Pope calls Nazi camps 'a symbol of evil'

German-born Pope Benedict XVI remembers two saints who perished in concentration camps.

By
August 9, 2009 14:03
1 minute read.
Pope calls Nazi camps 'a symbol of evil'

pope yad vashem 248.88. (photo credit: Ariel Jerozolimski [file])

 
X

Dear Reader,
As you can imagine, more people are reading The Jerusalem Post than ever before. Nevertheless, traditional business models are no longer sustainable and high-quality publications, like ours, are being forced to look for new ways to keep going. Unlike many other news organizations, we have not put up a paywall. We want to keep our journalism open and accessible and be able to keep providing you with news and analyses from the frontlines of Israel, the Middle East and the Jewish World.

As one of our loyal readers, we ask you to be our partner.

For $5 a month you will receive access to the following:

  • A user experience almost completely free of ads
  • Access to our Premium Section
  • Content from the award-winning Jerusalem Report and our monthly magazine to learn Hebrew - Ivrit
  • A brand new ePaper featuring the daily newspaper as it appears in print in Israel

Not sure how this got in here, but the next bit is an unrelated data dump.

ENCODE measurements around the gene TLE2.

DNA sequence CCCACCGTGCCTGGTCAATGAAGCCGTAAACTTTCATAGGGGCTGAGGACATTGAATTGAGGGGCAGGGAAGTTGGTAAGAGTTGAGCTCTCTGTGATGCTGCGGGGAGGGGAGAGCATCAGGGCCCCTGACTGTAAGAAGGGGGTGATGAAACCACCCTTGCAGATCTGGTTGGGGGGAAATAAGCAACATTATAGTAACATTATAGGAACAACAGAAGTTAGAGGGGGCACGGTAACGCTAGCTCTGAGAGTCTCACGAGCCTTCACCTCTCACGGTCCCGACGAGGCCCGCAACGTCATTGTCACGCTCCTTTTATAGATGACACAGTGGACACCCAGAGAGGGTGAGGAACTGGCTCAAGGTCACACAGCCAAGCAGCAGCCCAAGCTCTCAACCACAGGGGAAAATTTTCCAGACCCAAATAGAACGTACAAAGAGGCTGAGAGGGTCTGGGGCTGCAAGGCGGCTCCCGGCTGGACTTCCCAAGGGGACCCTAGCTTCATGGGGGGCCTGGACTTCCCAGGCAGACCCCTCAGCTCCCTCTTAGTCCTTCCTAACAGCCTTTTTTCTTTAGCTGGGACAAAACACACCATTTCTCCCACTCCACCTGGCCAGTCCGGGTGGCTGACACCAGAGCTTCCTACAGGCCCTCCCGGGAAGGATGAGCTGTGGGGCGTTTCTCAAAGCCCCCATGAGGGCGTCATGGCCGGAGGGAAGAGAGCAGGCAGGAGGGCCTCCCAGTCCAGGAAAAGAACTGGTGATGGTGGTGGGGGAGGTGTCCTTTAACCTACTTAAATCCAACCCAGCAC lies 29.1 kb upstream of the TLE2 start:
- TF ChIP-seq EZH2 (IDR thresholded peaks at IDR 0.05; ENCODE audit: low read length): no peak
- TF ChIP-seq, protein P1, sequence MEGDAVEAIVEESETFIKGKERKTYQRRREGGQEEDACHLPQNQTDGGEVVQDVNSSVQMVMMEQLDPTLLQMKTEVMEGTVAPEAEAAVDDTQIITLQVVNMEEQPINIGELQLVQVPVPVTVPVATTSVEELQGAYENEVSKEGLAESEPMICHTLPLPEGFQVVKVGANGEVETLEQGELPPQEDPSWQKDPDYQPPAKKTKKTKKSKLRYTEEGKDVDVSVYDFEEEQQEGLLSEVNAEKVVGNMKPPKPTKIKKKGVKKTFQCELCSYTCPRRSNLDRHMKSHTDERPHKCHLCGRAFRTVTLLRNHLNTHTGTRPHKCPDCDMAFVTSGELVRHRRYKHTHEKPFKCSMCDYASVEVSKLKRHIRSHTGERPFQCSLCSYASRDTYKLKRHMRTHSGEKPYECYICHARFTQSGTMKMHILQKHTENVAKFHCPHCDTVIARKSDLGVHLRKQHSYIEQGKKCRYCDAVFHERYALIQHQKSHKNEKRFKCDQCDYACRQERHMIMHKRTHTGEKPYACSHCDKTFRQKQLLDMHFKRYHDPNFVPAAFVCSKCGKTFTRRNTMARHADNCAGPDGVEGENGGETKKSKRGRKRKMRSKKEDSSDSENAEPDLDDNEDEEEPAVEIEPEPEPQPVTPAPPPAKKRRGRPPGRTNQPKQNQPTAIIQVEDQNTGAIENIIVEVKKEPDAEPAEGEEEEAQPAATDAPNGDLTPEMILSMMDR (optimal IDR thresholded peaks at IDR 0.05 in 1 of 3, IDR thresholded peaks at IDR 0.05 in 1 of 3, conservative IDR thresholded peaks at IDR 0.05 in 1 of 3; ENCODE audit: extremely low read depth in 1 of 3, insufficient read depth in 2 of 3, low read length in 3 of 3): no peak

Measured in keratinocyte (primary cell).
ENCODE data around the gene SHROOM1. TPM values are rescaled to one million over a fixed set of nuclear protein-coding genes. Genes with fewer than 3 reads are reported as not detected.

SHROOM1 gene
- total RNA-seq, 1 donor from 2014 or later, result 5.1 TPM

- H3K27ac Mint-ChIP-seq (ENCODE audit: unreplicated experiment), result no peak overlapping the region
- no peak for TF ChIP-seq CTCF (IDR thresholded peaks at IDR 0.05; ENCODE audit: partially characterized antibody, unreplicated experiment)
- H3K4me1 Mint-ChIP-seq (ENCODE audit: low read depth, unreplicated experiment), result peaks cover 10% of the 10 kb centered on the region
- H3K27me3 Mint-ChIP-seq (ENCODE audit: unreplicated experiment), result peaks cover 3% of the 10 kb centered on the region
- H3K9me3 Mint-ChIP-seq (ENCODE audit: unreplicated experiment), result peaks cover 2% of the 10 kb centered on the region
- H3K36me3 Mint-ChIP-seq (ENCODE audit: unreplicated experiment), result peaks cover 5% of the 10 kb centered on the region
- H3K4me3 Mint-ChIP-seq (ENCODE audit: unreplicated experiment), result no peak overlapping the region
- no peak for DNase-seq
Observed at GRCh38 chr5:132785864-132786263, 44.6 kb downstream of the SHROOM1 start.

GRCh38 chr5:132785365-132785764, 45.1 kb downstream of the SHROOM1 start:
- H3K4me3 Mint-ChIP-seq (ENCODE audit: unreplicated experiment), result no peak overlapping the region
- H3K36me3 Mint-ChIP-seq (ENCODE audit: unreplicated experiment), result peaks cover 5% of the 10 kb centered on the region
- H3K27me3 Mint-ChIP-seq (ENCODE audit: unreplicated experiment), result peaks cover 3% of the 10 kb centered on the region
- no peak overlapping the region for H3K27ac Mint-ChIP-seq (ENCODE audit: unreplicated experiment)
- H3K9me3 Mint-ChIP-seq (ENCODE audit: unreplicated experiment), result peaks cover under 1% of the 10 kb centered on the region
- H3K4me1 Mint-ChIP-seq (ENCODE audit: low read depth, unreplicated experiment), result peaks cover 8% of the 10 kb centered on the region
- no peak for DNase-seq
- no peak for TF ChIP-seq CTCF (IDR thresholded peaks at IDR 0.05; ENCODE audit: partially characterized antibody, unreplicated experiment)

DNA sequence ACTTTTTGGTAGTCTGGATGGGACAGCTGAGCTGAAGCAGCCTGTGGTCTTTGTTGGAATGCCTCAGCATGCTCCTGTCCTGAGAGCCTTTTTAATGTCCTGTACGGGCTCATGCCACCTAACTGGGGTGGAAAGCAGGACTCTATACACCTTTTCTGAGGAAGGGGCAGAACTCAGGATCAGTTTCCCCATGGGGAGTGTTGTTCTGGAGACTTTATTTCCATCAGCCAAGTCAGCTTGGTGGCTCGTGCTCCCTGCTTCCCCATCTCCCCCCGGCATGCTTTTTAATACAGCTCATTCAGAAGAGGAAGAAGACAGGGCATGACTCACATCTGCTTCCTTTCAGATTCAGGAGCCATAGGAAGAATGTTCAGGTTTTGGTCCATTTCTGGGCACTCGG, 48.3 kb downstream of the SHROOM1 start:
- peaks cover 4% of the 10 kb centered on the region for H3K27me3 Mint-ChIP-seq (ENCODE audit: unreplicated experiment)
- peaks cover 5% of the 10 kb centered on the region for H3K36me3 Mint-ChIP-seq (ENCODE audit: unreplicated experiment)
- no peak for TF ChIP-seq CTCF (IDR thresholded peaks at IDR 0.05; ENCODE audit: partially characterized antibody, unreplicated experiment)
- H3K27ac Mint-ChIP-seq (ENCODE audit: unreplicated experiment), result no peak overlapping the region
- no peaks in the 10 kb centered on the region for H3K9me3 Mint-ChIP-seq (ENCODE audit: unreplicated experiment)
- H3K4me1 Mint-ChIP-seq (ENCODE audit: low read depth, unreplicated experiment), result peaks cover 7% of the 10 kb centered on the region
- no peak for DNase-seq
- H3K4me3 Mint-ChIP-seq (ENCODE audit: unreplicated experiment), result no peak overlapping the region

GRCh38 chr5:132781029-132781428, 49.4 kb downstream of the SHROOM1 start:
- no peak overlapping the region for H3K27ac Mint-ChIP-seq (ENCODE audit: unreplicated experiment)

Help us grow and continue telling Israel’s story to the world.

Thank you,

Ronit Hasin-Hochman, CEO, Jerusalem Post Group
Yaakov Katz, Editor-in-Chief

UPGRADE YOUR JPOST EXPERIENCE FOR 5$ PER MONTH Show me later Don't show it again

Nazi concentration camps were "extreme symbols of evil" and hell on earth, Pope Benedict XVI said Sunday. Speaking to pilgrims gathered at the Castel Gandolfo papal retreat for Sunday's traditional Angelus prayer, the pontiff said concentration camps are a symbol of the "hell that comes to earth when man forgets God and replaces him, usurping his right to decide what is right and what is wrong, to give life and death." The German-born Benedict was forced to join the Hitler Youth, and on Sunday was remembering two saints who had died in concentration camps. During a visit to Israel in May, the pope visited Jerusalem's Yad Vashem Holocaust Memorial, and paid tribute to the memory of six million Jews who perished in the Holocaust. During his speech, he pledged to work tirelessly to prevent such hatred from recurring in the hearts of mankind again. "I have come to stand in silence before the monument erected to honor the millions of Jews killed in the horrific tragedy of the Shoah," Benedict said in his speech. "They lost their lives, but they will never lose their names. These are indelibly etched in the hearts of their loved ones, their surviving fellow prisoners, and all those determined never to allow such an atrocity to disgrace mankind again." Etgar Lefkovits contributed to this report

Related Content

NOT FOR much longer. A man protests against Brexit in London.
August 17, 2018
London mayor Khan consults disaster planners over no-deal Brexit

By REUTERS